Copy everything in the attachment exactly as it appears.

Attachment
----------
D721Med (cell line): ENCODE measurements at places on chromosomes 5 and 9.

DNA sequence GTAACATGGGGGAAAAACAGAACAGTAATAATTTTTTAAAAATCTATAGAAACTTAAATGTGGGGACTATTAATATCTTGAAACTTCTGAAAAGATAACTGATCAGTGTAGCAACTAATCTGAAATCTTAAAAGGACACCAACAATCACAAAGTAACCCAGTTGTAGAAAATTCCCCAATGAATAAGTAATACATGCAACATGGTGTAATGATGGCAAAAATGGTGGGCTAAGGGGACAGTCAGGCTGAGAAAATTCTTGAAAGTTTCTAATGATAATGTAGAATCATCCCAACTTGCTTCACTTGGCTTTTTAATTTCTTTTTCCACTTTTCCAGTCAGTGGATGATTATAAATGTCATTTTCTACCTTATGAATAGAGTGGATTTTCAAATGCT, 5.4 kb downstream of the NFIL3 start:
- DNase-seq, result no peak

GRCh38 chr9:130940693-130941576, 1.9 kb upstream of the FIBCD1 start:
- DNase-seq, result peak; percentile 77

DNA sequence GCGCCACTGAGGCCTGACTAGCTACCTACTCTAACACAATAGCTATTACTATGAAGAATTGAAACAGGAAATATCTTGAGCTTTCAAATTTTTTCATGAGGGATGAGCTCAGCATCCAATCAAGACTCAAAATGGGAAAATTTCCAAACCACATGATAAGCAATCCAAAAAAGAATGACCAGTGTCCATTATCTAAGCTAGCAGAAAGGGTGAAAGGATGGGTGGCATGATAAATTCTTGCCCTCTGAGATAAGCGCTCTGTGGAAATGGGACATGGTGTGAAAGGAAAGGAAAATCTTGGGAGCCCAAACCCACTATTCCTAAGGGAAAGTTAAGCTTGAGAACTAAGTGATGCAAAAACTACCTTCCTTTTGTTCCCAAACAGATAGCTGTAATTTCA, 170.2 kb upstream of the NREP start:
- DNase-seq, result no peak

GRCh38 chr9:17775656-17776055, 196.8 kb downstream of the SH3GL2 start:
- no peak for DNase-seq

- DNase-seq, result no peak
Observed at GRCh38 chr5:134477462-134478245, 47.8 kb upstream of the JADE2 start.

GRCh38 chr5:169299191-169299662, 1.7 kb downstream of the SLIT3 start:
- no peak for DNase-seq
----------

D721Med (cell line): ENCODE measurements at places on chromosomes 5 and 9.

DNA sequence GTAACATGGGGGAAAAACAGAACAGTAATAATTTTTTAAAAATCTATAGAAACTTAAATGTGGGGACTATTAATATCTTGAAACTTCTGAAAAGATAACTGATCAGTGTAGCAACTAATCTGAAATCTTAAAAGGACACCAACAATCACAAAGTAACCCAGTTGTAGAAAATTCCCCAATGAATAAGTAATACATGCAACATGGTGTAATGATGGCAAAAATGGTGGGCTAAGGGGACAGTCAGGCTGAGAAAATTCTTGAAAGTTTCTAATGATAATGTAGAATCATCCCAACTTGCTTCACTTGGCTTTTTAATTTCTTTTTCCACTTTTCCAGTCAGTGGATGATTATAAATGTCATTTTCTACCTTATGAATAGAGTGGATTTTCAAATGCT, 5.4 kb downstream of the NFIL3 start:
- DNase-seq, result no peak

GRCh38 chr9:130940693-130941576, 1.9 kb upstream of the FIBCD1 start:
- DNase-seq, result peak; percentile 77

DNA sequence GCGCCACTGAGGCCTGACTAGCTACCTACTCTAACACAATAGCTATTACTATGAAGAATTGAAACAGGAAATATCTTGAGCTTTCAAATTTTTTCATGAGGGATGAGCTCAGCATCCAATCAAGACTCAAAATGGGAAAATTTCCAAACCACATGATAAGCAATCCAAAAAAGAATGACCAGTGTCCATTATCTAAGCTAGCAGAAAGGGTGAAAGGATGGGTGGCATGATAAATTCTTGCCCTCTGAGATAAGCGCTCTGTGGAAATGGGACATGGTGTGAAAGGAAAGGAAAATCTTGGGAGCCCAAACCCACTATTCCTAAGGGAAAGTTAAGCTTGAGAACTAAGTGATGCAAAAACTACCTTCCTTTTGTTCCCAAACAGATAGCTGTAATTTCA, 170.2 kb upstream of the NREP start:
- DNase-seq, result no peak

GRCh38 chr9:17775656-17776055, 196.8 kb downstream of the SH3GL2 start:
- no peak for DNase-seq

- DNase-seq, result no peak
Observed at GRCh38 chr5:134477462-134478245, 47.8 kb upstream of the JADE2 start.

GRCh38 chr5:169299191-169299662, 1.7 kb downstream of the SLIT3 start:
- no peak for DNase-seq